, CNET's cell phone guru, wants to answer your questions about cell phones, services, and accessories. Send him a question!
I would like to see a search option on CNET that excludes cell phones with cameras. I work at a place that does not allow them on the premises and finding cool, noncamera cell phones these days is almost impossible
A: I agree that finding a cell phone without a camera is more difficult than it should be. After a slow start, camera phones became incredibly popular and carriers took notice by expanding their selections. Also, because of multimedia messaging, carriers make more money off camera phones so they push them for that reason as well.
RIM BlackBerry 8300
Of course there are still handsets that don't have snapshooters, but they tend to be devoid of higher-end features. There are a growing number of exceptions though, which definitely is a good thing in our book. The Motorola V195s for T-Mobile offers Bluetooth and voice recording without a camera. And on the smart-phone side, BlackBerry devices are a good bet for a noncamera device. The new RIM Blackberry 8830 for Verizon Wireless is one such model. For more phones without cameras, see our Editors' top basic-phones list.
Now I'll get back to your original question. I agree that it would be very helpful for our readers to have a search option on CNET for phones without cameras. At the moment our search technology only lets readers select phones with a specific feature rather than something without a specific feature. Hopefully we can add that soon. Q:
On a recent TV show I saw a reporter use a cell phone that doubled as a full-fledged digital recorder. Does such a cell phone exist? If so, who makes it?
A: You'll be pleased to know that many cell phones with digital recorders exist, though the levels of functionality vary. The vast majority will only offer a few minutes of recording so they may not match up with your idea of a "full-fledged" digital recorder. Yet there are handsets that offer more recording time, depending on the available memory. Typically, a smart phone would be your best bet, so you might start there. CNET lists whether a phone has a digital recorder in our reviews.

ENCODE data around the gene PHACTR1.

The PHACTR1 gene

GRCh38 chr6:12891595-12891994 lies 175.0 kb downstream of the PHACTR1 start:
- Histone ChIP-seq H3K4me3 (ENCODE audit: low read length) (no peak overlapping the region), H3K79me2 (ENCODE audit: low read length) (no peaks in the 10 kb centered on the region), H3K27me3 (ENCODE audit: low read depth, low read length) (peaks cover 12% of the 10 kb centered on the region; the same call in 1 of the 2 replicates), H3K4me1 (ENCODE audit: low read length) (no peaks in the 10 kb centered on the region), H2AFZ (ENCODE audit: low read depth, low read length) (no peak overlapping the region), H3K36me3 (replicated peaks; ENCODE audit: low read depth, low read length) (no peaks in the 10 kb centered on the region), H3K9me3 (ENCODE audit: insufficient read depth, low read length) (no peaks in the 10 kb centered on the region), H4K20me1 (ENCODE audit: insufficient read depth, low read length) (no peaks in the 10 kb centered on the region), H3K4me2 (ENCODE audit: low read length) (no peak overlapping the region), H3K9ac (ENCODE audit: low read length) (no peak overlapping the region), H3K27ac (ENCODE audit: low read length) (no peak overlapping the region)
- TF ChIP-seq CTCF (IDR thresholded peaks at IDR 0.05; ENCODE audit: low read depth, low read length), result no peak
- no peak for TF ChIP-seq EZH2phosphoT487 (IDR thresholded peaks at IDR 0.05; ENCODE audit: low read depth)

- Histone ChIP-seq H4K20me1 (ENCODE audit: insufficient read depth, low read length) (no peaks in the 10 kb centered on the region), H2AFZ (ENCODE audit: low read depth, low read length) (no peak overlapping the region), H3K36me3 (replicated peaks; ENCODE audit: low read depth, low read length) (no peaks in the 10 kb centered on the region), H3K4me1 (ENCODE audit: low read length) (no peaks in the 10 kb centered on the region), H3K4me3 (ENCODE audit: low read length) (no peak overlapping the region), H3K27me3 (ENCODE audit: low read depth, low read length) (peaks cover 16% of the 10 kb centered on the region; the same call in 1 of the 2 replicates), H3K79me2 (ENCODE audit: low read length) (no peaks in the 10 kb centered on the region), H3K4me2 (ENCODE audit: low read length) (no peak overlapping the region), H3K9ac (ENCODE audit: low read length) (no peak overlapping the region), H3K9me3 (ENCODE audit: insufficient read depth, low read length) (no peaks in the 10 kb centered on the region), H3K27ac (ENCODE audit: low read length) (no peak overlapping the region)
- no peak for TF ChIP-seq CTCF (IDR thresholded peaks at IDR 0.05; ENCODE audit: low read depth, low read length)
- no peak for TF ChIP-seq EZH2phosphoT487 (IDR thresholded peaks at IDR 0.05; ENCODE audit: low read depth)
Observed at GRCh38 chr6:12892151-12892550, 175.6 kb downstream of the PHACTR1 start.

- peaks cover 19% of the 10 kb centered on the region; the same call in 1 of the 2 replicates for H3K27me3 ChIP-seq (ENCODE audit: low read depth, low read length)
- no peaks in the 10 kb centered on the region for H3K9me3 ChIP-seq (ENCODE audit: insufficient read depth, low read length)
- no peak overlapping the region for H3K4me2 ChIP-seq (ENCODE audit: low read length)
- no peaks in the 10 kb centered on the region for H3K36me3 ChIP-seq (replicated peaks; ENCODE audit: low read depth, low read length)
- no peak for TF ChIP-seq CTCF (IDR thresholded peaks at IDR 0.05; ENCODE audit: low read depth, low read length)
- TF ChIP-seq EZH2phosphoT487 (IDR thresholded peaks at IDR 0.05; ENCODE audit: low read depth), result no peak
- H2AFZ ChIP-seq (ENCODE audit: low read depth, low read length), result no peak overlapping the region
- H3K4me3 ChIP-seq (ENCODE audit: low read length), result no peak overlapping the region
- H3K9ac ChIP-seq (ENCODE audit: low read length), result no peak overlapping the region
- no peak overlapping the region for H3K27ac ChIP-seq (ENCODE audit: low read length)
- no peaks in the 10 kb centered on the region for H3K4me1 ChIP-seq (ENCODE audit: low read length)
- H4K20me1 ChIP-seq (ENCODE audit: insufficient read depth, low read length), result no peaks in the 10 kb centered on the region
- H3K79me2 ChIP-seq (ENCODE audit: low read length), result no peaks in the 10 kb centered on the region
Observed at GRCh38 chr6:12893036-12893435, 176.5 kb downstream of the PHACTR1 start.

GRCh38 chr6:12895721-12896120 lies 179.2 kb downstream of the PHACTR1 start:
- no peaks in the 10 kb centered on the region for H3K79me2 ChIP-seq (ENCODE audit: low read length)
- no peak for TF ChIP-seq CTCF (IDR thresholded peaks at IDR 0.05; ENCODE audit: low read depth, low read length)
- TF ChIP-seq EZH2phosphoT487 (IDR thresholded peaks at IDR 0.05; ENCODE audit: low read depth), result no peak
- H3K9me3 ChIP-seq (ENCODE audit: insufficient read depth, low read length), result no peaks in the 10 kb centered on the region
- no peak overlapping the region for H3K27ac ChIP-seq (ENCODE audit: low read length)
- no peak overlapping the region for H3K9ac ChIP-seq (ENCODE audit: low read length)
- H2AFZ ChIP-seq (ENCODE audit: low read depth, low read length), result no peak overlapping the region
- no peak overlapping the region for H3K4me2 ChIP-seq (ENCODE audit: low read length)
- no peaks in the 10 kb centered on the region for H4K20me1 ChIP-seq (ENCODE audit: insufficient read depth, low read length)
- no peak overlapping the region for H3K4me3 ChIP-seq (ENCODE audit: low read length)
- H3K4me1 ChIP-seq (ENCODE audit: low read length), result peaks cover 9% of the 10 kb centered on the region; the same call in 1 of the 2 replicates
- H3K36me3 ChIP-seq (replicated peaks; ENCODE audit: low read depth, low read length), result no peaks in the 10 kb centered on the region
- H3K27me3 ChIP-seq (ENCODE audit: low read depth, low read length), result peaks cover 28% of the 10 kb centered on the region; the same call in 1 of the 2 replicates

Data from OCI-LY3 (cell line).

Have you found a place to buy prepaid SIM cards without a phone? Talk back to me below.
I reside in Dubai and will be spending the summer at my home in Delaware. In previous years I have used an old phone from the States and purchased a prepaid plan for the two months I am there. But this year I would like to purchase a new cell phone in Dubai and use it with a U.S prepaid SIM card while I'm back home. Is that possible to do with a carrier like Verizon? I assume I'll be able to use an unlocked phone with just about any SIM card.
A: Unfortunately, the prepaid phone situation in the United States is pretty backward. Yes, you can buy prepaid SIM cards here, but it's a more convoluted process than it is in many other countries. For example, while most U.S. carriers require you to buy a phone to get prepaid service, carriers in other countries don't have such restrictions. I've been to a few countries in Europe and Asia where I purchased a SIM card from a carrier store and then popped it into my handset I brought from home. They didn't care whether I used one of their handsets or not; it only mattered that I was purchasing service. Other countries, particularly those in cell phone-loving Scandinavia, make it even easier by selling prepaid SIM cards in vending machines.
But don't get too disappointed; there are a few places in the United States that sell SIM cards without a phone. I would check a few wireless stores when you get to Delaware and see if they have them. I can't recommend any in particular, but you'll have your best luck in third-party cellular stores not operated by a carrier. Urban areas are best as well (I've seen a few around San Francisco) so if you're close to Philadelphia or Baltimore you might check there. Also, keep in mind that Verizon won't have SIM cards because its phones do not use them.